Muscular dystrophy (MD) is a group of inherited diseases that are characterized by weak muscles that get progressively weaker with age.
MD mainly affects the skeletal muscles. In some types of MD the heart muscle is affected. In others, mental ability may be reduced. In late stage MD, fat and connective tissue can replace muscle fibers.
There are different types of MD. Duchenne muscular dystrophy (DMD) is the most common and most serious form of MD. DMD mainly affects boys and appears before 5 years of age. DMD is characterized by muscle wasting and poor walking ability. Most boys with DMD end up completely dependent on wheelchairs by 13 years of age and will eventually have difficulty breathing. Other forms of MD can be much less severe.
There is no cure for MD, but medications and therapy can improve your child’s quality of life.
Signs and symptoms of muscular dystrophy
Signs and symptoms differ for every child. Symptoms depend on the type of MD. The main symptom of MD is weakness of the affected muscles. This weakness may cause your child to:
- walk later than most children the same age (over 18 months of age)
- have difficulty climbing stairs
- fall easily
- unable to jump
- enlarged calf muscles
- walking on toes
- weakness of the shoulders and arms
- inward curvature of the lower spine
- difficulty getting up after falling
- weakness of other muscles like the shoulder or face
Causes of muscular dystrophy
MD is due to a defective gene. The genetic mutation is passed on from one or both parents to a child.
With DMD, the defective gene is carried by the mother. A boy born to a woman who carries the DMD gene has a 50% chance of having the disorder.
Other types of muscular dystrophy can be inherited through the mother, father, or both parents.
What a doctor can do to help your child with muscular dystrophy?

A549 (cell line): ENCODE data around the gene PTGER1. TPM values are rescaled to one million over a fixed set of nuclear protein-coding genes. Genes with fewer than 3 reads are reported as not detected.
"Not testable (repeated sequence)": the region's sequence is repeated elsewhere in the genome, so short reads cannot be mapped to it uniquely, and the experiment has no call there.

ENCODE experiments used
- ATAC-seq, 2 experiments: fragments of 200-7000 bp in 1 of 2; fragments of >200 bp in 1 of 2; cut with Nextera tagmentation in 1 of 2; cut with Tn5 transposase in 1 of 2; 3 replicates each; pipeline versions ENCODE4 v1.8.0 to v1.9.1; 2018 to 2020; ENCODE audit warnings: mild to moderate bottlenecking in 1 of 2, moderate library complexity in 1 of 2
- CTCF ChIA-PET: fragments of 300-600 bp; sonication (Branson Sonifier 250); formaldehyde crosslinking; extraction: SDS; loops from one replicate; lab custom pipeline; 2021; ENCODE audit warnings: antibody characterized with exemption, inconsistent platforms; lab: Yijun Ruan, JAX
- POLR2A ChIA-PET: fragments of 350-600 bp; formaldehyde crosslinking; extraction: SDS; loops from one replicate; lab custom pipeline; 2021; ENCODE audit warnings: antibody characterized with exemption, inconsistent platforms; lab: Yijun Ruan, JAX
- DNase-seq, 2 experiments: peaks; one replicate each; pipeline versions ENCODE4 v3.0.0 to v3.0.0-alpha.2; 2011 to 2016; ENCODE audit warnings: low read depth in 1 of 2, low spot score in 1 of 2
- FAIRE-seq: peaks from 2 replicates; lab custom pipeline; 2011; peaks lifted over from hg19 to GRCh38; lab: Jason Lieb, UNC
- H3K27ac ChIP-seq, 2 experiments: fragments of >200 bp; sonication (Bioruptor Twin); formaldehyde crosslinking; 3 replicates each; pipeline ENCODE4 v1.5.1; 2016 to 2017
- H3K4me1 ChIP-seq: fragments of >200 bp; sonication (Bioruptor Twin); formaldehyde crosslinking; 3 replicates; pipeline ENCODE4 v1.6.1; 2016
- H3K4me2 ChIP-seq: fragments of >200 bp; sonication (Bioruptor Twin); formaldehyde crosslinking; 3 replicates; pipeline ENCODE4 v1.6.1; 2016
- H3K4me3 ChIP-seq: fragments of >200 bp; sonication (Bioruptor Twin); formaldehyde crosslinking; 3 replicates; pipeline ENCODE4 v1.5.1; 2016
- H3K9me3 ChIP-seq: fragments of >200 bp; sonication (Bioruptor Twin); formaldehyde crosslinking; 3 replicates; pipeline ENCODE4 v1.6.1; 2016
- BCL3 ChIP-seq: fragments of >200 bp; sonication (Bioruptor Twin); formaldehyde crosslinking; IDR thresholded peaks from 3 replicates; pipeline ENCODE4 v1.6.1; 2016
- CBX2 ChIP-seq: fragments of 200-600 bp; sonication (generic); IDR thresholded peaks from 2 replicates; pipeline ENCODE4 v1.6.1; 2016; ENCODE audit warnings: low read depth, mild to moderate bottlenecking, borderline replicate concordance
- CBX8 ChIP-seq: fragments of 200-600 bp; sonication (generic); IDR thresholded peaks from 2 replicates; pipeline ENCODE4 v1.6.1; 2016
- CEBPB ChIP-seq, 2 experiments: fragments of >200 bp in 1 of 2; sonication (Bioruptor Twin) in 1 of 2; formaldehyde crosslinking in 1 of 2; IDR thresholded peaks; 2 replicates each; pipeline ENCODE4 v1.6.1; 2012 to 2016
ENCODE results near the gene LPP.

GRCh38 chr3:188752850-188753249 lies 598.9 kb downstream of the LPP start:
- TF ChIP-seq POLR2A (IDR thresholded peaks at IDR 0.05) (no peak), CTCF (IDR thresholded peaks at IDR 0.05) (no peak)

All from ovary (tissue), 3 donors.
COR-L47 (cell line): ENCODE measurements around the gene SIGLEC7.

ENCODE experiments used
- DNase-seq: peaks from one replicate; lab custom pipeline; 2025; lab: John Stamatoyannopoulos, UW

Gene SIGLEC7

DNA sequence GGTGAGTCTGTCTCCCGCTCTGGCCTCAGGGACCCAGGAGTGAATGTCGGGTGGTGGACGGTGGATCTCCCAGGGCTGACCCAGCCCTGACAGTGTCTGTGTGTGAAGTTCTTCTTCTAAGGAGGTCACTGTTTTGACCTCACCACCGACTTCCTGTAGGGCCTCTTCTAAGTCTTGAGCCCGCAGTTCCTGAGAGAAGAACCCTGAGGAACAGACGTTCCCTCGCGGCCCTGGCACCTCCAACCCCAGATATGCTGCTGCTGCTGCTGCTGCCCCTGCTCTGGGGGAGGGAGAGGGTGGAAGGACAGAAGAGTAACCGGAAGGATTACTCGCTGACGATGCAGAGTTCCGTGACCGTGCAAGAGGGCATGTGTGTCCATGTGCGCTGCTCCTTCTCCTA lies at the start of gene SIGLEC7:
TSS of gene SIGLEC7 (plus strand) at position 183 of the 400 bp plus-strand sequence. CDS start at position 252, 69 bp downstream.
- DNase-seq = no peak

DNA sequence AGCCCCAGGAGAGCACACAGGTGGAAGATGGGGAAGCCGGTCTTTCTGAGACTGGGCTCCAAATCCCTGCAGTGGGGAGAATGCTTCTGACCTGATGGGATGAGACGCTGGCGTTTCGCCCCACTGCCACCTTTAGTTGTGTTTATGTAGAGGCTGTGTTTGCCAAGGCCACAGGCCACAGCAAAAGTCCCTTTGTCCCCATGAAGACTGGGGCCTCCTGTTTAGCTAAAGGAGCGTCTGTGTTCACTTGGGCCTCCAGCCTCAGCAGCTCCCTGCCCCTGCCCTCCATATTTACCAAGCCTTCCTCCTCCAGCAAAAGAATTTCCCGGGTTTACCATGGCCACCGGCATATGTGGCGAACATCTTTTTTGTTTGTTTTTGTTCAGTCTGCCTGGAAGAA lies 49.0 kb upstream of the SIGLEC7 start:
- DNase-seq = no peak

Your child’s doctor will physically examine your child. The doctor may also review your family’s history of muscle disease. Blood tests and other tests may be ordered.
The doctor may order a muscle biopsy. This is when the doctor removes a small piece of muscle tissue and examines it under a microscope.
Once an MD diagnosis is confirmed, your child will be referred to therapists for supportive treatment. Physiotherapy may help to stretch your child’s muscles. Aids like braces can help straighten muscles. Other treatments may be recommended if your child has scoliosis.
As the condition progresses, your child may need assistance moving and breathing. Wheelchairs and ventilators are common aids used to help adolescents with MD.
What you can do to help your child?
Ask for guidance and assistance from the team of medical specialists working with you and your family. Since children with MD pass through different stages, it is important to have good communication and support from your medical team.
You may need to help your child with physical therapy to improve flexibility. You may have to teach your child how to use a wheelchair, braces, or scooter so they can be mobile. Eventually you may have to set up a ventilator to help your child breathe.
Whenever possible, try to give your child independence and the ability to enjoy social situations with other children. It may be helpful to other children at school if they learn about MD from you, the teacher, or a school nurse.
When to seek medical assistance
Make an appointment with your child’s doctor immediately if your child shows any signs or symptoms of MD.
- MD is a group of inherited diseases characterized by weak muscles that get weaker with age.
- Duchenne muscular dystrophy (DMD) is the most common and most serious form of MD.
- Most boys with DMD end up completely dependent on wheelchairs by age 13 years.
- Symptoms depend on the type of MD. The main symptom of MD is muscle weakness muscles.
- MD is due to a defective gene that is inherited.
- Physiotherapy and aids like braces can help straighten and strengthen muscles.